It is in the big cities, where living costs are highest, that pensioners suffer the most. In a squalid tenement a little woman of 76 nearly died of starvation and acute nervous anxiety because her pension cheque was late. She went almost without hot food and hot. drinks for three days, frantically begging and pleading from office to office for her cheque.
Her rent: was past due, her gas bill was due, she had not even a spoonful
of tea in her shabby room and each day she had to beg carfare from her landlady to reach the pension offices.
At the end of the third day, when she was near physical collapse, an official cut some red tape and gave her a cheque for $3.50 to carry her until her missing pension was located.
Pensioners who live in country districts are more comfortably fixed than those who live in the cities. Near the village of Manotick, 25 miles from Ottawa, there is an old couple who live on their own few acres of land. Between them they receive a total pension of $51.50 a month and, because they are still active, this allows them to live in modest comfort.
They have a tiny, three-room house with a dugout basement where they store the vegetables they grow in the summertime. Wood stoves in the three rooms provide heat, and the old man, although 75, is still able to chop some wood.
Shy and taciturn, this couple fears one thing in life—“old age,” when they will be unable to work about the garden or the house, and will be forced into the city and possibly an old folks’ “home.”
Pension authorities claim that at least half of Canada’s 250,000 pensioners live on farms or in rural districts, and that most of these live with relatives; and that these combined circumstances allow them a life of some comfort.
They also assert that a quarter of all pensioners live in cities with relatives, and have some ease and comfort.
Unfortunately these claims cannot be supported or disputed without exhaustive research in every province.
Everywhere in Canada there are old folks’ “homes” and, although they are crowded to capacity, there is surprising resistance to, and even hatred for, these institutions. The “homes” are supported by public and private charities (many are operated by churches) and in most the pensioner pays $25 of his $30 pension for food and bed.
A characteristic fairly common to them is that they separate man and wife, each to sleep in separate dormitories.
The institutions are disliked because of the discipline imposed—meals at given hours, lights out, and so on, and the general feeling of being herded and pushed.
In a Toronto tenement, which smells of age, of generations of people, of dead air and leaking gas, dirt and rancid food, live Mr. and Mrs. Alfred Harding. Their “home” is No. 24, a oneroom “apartment,” measuring perhaps 14 feet by 12, containing an ancient double bed with flat springs, and a twoburner gas range. It is cluttered with shabby furniture. The walls may once have been cream-colored but now they are a sickening dirty brown with great streaks of black. There is no bath, no toilet, no closet space, no refrigeration, no running water.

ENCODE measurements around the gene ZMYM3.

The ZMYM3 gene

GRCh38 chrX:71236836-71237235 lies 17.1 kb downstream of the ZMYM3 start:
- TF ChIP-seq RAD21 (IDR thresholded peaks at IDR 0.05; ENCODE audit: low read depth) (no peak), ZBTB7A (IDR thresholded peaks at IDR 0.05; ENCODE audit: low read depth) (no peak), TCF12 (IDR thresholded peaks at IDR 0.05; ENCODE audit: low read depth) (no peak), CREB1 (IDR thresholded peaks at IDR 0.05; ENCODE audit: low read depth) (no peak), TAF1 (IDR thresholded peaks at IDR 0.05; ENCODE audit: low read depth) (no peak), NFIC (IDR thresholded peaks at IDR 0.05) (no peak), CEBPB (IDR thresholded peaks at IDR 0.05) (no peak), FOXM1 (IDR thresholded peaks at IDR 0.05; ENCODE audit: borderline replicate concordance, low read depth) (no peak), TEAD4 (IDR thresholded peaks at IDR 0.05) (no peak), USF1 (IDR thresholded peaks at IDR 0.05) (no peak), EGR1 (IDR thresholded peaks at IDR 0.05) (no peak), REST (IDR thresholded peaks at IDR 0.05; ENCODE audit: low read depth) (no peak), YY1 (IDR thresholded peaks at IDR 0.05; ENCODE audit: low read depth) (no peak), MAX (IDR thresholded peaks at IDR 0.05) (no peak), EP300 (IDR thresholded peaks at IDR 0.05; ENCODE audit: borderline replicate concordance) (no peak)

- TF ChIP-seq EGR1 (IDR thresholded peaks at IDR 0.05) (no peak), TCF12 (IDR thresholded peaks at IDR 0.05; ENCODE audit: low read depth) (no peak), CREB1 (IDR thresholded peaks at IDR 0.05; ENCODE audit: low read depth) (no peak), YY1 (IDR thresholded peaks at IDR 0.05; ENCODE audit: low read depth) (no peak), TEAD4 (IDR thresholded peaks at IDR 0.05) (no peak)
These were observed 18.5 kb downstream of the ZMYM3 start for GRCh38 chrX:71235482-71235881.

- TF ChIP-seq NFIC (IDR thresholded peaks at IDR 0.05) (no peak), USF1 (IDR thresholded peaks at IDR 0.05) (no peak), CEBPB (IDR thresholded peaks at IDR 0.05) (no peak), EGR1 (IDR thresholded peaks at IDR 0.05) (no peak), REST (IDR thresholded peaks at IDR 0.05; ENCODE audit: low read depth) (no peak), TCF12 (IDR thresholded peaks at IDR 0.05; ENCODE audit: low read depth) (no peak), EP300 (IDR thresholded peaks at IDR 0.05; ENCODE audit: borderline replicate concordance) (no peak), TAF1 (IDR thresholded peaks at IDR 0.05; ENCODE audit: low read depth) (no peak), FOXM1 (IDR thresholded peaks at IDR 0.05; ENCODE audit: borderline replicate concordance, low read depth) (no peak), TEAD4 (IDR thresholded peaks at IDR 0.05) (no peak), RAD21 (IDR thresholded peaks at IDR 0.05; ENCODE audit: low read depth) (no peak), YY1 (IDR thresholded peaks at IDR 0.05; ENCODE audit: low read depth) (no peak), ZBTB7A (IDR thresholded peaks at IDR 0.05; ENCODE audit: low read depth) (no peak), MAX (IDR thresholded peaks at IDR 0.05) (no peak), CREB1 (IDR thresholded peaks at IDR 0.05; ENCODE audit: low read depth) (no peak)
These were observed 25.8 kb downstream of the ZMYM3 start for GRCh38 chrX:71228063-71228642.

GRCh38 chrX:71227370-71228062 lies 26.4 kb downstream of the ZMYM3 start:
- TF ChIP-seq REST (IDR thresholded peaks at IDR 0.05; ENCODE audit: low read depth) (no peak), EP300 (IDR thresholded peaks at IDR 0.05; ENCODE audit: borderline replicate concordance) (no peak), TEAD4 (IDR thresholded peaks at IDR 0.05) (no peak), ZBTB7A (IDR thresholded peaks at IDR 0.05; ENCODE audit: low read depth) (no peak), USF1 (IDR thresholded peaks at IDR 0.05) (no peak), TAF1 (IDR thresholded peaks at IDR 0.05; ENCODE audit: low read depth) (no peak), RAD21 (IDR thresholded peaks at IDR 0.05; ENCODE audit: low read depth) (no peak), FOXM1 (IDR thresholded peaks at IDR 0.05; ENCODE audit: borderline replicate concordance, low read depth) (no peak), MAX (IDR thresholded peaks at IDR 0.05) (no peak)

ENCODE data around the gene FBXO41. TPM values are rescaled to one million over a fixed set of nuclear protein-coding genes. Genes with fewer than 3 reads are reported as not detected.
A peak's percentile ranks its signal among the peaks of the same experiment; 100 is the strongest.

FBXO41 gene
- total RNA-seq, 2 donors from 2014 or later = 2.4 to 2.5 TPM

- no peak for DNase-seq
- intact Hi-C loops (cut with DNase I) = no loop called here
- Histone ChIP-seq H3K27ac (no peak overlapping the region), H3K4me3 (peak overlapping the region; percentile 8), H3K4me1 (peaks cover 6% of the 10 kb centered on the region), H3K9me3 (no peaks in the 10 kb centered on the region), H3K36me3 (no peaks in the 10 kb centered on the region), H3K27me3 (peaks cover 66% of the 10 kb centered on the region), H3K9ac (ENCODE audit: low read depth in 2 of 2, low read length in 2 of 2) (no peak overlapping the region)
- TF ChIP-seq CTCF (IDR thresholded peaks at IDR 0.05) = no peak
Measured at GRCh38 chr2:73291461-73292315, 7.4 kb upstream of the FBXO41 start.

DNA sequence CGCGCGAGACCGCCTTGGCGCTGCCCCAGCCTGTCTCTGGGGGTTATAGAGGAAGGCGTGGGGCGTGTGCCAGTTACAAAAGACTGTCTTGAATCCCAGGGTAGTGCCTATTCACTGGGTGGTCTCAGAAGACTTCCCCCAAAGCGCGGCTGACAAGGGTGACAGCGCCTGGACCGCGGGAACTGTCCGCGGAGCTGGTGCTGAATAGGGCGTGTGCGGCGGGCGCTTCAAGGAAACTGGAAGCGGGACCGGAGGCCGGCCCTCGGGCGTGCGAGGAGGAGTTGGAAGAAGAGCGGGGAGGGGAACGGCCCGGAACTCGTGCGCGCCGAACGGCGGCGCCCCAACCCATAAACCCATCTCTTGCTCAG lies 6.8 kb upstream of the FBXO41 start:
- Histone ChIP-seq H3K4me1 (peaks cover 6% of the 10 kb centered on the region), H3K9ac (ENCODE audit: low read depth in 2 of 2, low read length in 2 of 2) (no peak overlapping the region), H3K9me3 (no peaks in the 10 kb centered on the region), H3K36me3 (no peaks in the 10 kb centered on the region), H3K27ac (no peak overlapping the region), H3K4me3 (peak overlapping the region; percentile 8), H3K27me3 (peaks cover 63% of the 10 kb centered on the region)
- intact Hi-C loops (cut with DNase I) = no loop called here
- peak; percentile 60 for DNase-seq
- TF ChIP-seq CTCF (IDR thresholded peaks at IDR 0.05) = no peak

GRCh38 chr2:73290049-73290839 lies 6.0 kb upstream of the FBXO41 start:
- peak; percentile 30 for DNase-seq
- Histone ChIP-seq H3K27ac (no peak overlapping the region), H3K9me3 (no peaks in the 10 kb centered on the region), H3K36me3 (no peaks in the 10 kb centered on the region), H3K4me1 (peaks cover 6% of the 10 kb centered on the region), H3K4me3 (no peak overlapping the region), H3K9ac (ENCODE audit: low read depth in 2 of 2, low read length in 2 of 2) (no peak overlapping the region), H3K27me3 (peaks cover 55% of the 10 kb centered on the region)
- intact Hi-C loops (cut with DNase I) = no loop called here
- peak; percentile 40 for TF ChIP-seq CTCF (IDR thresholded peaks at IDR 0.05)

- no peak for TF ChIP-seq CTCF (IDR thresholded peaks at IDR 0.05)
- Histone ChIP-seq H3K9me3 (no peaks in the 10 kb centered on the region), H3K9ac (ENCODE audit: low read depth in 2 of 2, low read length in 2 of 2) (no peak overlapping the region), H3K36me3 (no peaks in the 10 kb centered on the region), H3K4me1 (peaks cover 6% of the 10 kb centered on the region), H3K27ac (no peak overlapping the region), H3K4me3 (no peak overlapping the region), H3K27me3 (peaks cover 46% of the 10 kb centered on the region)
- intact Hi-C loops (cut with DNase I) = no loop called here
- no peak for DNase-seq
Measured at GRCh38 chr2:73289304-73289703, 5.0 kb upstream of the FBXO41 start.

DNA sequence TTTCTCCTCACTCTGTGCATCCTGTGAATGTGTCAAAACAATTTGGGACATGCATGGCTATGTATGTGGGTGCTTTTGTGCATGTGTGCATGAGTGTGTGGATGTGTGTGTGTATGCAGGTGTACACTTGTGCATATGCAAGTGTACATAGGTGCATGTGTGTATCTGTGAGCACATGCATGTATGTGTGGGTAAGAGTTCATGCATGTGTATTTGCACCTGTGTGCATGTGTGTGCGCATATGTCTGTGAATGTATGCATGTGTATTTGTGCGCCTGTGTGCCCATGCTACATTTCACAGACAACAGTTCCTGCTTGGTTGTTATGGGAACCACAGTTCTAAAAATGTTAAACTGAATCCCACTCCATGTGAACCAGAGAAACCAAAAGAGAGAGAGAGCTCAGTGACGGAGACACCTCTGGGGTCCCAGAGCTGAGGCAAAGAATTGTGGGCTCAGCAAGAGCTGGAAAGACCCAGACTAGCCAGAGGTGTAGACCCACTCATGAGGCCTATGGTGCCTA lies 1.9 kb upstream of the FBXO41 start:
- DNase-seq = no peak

Alfred Harding is anex-teamster who lived comfortably enough before trucks forced most dray horses off Toronto’s streets. At 72 he receives the $30-amonth basic pension. The Ontario Government does not see fit to give Harding any supplementary allowance because his wife has $300 in the bank and is still of working age and in fair health. She is 59.
The $300 nest egg is disappearing quickly because Mrs. Harding’s savings buy much of their food. They pay $14 a month for rent and $2-plus for gas, leaving a balance of less than $14 for all their requirements. They have no children and get no help from relatives abroad.
“We’re not starving, you know,”
said Mrs. Harding, a frail woman standing not more than five feet in height and weighing perhaps 100 pounds. “We have fresh milk and bread, and on Sunday we have stewing beef.” They have had no roast, meat in more than a year.
“When I worked we used to live good,” said Harding, a thin gaunt man with a talkative, querulous interest in the world that is passing him by.
“I’ll be back at work when the money’s gone,” Mrs. Harding said, smiling fondly at Alfred. “That’s what worries me,” she added, “leaving Alfred at home alone. He’s got a bad heart.”
Harding collapsed in the street last summer and spent five weeks in a hospital ward. That illness depleted Mrs. Harding’s savings by the staggering sum of $185. One of the sorry anomalies of the Old-Age Pensions Act is that, although a pensioner is entitled to free medicine and free hospitalization (with limitations), in this particular case his wife’s surplus cash was regarded as joint income and therefore expendable. If she had been on the pension she would not have had to spend her cash.
“How long will your money last?”
“Less than a year,” she replied, “and less than that if either of us gets sick.” Both looked frail and grey.
She Can Still Scrub
The Hardings are London-born (tens of thousands of Canada’s pensioners are foreign-born) and came to this country as youngsters, he at 14, she a little older. Thus they both qualify easily for the pension which requires a 20year residence in Canada.
Mrs. Harding must work 11 more years before she is eligible and her only training is as a domestic. Until she is 70 she faces the dreary prospect of being a day laborer, scrubbing floors or doing other menial tasks.
How much a pensioner is paid is determined by his means and where he lives. If a person is living with a relative he does not actually have to take an oath that he is paying cash for board and lodgings. The Government investigators will arbitrarily determine that board and lodgings amount to so many dollars of income. And a pension may then be paid above that.
Surprising is the fact that a man may have as much as $2,000 in cash in the bank, or the equivalent in property, and still receive the full basic pension.